By Michael Hill
As the sun rose Sunday over this gaming mecca, the athletes lined the banks of the calm back bays of Atlantic City and then took a plunge — swimming 2.4 miles in the first leg of the inaugural Challenge Atlantic City Triathlon.
Lisa Schill was among them and then she dashed to the sidelines to cheer on other members of her Williamstown NJ Badgers Club.
When asked the last time she came to the area, Schill said, “It’s been a while.”
Schill is the target Atlantic City is aiming for — people who don’t come to AC for the casinos but who would come for other activities, like a triathlon.
“Yeah, it attracted me. I think it’s great. I left my kids at home this time but I brought my husband and we plan to spend the night here and just having some fun times in Atlantic City,” said Schill.
Laura Muzzatti of Hoboken made signs to encourage her friends biking on the “byways” through the blueberry capital of the world and a lane carved out on the Atlantic City Expressway in South Jersey.
“It’s wonderful. I think it brings a lot of tourism to the area. And it’s a great spot for having this,” Muzzatti said.
The challenge for Atlantic City is just like this triathlon — one of endurance. With casino revenues declining here the last several years, city leaders realize they must appeal to a broader demographic to increase tourism revenue.
“We’re bringing in a different demographic,” said Co-event Director Robert “Vigo” Vigorito. “People whose first and foremost lifestyle is health and fitness, exercise and whether they’re 20, the youngest in the race is 18 or the most senior 83 in this race. They espouse wellness.”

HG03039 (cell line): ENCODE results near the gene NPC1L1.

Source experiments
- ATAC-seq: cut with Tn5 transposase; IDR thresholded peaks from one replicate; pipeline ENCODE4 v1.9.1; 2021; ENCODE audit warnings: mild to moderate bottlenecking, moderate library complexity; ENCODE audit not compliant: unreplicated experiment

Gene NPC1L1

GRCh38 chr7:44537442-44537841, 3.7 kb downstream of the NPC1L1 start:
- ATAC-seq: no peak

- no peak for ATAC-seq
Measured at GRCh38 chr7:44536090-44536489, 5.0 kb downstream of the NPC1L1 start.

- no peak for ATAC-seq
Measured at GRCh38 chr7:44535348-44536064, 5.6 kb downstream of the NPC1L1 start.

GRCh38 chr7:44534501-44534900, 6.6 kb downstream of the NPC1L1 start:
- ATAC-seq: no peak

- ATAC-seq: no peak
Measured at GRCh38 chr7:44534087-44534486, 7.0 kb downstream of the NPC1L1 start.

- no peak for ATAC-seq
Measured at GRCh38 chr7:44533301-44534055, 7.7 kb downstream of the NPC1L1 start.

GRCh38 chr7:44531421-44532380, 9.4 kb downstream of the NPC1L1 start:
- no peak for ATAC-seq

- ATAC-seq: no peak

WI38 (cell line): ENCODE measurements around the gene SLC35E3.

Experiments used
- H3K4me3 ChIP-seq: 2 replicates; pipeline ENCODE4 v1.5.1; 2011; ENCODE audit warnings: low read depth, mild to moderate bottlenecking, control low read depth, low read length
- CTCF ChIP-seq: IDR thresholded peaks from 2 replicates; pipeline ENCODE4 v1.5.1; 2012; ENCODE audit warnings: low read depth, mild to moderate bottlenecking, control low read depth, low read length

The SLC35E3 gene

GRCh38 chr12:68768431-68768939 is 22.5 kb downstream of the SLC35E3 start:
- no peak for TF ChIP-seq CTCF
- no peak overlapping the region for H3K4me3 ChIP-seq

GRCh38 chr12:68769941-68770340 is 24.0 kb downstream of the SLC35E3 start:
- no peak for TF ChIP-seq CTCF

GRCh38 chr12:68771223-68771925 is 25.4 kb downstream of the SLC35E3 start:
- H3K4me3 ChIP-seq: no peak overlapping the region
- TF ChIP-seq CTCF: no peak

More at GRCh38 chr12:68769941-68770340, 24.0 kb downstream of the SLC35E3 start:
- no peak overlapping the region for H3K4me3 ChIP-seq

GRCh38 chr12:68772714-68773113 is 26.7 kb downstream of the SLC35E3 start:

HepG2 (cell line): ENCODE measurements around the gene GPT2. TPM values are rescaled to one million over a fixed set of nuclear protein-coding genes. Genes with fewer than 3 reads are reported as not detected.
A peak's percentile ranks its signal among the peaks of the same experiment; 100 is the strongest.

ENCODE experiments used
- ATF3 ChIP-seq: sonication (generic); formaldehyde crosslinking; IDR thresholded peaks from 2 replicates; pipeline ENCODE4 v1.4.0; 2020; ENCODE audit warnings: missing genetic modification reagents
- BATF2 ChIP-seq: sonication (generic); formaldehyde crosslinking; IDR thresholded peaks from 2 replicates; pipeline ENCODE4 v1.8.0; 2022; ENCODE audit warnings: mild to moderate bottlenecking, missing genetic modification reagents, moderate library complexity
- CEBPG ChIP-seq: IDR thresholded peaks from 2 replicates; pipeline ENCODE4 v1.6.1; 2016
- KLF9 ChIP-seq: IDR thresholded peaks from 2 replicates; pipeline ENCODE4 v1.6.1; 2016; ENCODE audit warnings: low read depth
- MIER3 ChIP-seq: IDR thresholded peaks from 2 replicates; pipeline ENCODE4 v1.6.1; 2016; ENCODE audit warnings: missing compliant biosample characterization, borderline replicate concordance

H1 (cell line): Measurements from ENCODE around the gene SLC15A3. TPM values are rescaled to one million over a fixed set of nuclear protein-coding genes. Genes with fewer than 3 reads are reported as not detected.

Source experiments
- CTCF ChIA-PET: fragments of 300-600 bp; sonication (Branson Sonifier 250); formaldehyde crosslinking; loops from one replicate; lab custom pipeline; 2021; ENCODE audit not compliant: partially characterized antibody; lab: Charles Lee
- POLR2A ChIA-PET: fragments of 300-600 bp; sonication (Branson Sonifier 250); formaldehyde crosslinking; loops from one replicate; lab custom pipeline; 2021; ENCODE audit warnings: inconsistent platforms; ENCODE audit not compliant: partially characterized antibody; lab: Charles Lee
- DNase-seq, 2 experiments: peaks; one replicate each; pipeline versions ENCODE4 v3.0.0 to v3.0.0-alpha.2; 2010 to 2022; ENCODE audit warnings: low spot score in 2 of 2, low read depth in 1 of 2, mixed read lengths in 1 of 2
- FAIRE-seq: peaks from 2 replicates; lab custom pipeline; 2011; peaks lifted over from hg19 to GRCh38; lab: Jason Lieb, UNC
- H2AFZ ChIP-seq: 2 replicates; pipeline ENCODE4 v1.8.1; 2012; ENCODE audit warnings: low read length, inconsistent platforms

Vigorito says that’s what this four-day event embodies. He stood at the finish line and greeted the top woman in the race — cancer survivor turned pro athlete Laurel Wassner. The New Yorker swam, biked and ran nearly 141 miles in nine hours, 28 minutes and 20 seconds.
Organizers say this Ironman competition has attracted triathletes from 35 nations.
“Atlantic City is playing ball! They want to get things done and make a change and this is the perfect example,” said Co-director Steve Del Monte.
Runners criss-crossed the city right past signs of the multi-million dollar tourism campaign.
“People’s determination here in the triathlon matches the determination of Atlantic City to succeed in the future,” said Greg Guaracino of the Atlantic City Alliance.
Atlantic City is home to this challenge for the next four years.
It may take a while to compile the hard numbers of the impact of this one. For now, though, organizers say Atlantic City gambled on the challenge and by the looks of it, it’s winning.